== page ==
Maryland’s Court of Appeals DNA Collection Ruling = [Face-palm]

Posted on May 15, 2012 by

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On April 24th, the Maryland Court of Appeals held that the Maryland DNA Collection Act, which authorizes the collection of DNA from individuals charged with violent crimes or burglaries, violates the Fourth Amendment. The ruling overturned the conviction of Alonzo Jay King, Jr. for a 2003 rape based on a DNA sample taken upon his arrest for unrelated first- and second-degree assault in 2009. King was subsequently convicted of both the 2009 assault and the 2003 rape.

I’m as big of a civil liberties and privacy advocate as the next person, but this ruling perplexes me for a few reasons (yes, I’m the “List” CrimeDime-r):

  1. Collecting DNA from individuals arrested for violent crimes or burglaries seems pretty reasonable. As we know, evidence collection does not end upon arrest and it benefits the state and defendants for convictions to be based upon “hard” rather than more speculative evidence. Furthermore, it’s not like we’re swabbing folks in line at the bank on pay-day or those with a proclivity for urinating on taxis. The DNA Collection Act limits sampling to those offenders for which law enforcement have sufficient cause to arrest for violent crimes and burglaries.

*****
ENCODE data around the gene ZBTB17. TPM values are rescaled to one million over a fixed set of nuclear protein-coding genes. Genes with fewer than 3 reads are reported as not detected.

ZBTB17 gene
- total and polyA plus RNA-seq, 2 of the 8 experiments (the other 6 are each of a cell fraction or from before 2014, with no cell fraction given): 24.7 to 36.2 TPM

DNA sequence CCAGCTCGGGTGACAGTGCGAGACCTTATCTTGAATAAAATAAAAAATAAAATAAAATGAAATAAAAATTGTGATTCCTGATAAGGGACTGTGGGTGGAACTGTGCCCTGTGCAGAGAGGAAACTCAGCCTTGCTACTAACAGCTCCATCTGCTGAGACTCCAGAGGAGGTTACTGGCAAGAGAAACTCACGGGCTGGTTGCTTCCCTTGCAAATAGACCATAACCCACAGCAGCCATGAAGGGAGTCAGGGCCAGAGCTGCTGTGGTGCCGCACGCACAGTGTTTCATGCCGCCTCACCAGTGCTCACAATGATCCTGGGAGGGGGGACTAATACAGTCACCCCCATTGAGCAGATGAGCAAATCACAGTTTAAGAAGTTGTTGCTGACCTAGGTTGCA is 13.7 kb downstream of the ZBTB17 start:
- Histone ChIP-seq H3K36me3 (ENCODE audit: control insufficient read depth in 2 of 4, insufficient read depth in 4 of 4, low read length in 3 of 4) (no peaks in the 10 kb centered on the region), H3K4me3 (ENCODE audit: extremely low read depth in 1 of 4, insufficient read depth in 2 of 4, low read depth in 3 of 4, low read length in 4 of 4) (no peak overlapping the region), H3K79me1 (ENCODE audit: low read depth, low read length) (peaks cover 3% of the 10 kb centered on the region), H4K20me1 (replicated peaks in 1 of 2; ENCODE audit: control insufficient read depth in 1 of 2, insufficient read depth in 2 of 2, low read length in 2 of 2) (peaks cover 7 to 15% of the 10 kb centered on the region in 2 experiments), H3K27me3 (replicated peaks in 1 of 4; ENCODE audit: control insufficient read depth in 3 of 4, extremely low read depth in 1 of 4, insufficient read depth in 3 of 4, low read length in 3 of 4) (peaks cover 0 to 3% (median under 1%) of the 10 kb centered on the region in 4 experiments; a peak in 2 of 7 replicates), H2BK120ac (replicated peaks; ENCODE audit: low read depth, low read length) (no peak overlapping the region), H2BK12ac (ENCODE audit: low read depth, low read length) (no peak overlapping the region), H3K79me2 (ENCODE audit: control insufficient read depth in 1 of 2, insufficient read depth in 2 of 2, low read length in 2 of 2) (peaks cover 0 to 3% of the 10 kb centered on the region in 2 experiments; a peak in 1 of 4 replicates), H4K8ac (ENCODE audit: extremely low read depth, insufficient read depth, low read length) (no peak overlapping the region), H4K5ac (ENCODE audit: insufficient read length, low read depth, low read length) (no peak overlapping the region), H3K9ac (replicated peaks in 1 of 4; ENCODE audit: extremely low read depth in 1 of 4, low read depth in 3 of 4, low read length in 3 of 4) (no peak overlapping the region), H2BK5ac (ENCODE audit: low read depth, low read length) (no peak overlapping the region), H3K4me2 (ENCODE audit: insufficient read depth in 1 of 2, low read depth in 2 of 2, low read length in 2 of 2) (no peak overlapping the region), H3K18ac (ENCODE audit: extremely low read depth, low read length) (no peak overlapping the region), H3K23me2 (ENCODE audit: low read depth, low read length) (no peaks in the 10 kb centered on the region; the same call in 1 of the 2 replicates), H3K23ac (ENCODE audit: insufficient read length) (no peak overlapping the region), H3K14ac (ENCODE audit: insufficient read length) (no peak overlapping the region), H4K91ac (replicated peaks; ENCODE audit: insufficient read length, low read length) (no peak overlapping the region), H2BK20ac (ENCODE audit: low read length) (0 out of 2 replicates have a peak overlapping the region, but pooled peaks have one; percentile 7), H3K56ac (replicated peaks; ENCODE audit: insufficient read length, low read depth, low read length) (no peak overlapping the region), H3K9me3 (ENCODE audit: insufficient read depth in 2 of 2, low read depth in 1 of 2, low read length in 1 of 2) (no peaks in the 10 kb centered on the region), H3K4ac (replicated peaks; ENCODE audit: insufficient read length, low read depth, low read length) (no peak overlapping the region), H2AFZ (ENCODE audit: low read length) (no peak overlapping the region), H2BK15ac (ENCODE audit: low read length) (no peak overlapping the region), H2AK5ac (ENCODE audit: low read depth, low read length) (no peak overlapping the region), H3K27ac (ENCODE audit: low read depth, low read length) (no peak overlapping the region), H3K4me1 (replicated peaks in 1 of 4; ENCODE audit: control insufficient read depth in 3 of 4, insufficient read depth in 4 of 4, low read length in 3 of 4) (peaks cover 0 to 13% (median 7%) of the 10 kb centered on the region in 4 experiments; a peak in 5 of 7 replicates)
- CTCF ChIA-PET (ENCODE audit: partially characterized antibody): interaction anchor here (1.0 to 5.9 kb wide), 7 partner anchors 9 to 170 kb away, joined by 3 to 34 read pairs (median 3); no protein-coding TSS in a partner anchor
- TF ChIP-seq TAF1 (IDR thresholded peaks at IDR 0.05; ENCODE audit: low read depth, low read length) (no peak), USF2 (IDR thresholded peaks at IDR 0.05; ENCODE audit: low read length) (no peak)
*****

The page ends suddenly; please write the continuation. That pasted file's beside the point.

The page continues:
2. Convicting King on the basis of his DNA matching evidence from a 2003 rape is consistent with the value Maryland places on affording justice to victims of violent crime evinced by its lack of statute of limitations for felonies. Overturning King’s conviction for rape flies in the face of this purported value.
  3. What about victims? Reporting sexual assault is difficult enough, but to undergo the invasive evidence collection and investigation process then not have your attacker caught is horrible. Imagine spending years reestablishing your life after such a traumatic event, only to have it thrust back into your life not only with memories of the trauma but also a glimmer of hope that you will finally have justice. This ruling takes away that glimmer of hope for victims and adds yet another valid reason for not wanting to report victimization.

The Maryland Attorney General is appealing of this decision, so stay tuned. In the meantime, I’m going to hail a taxi.

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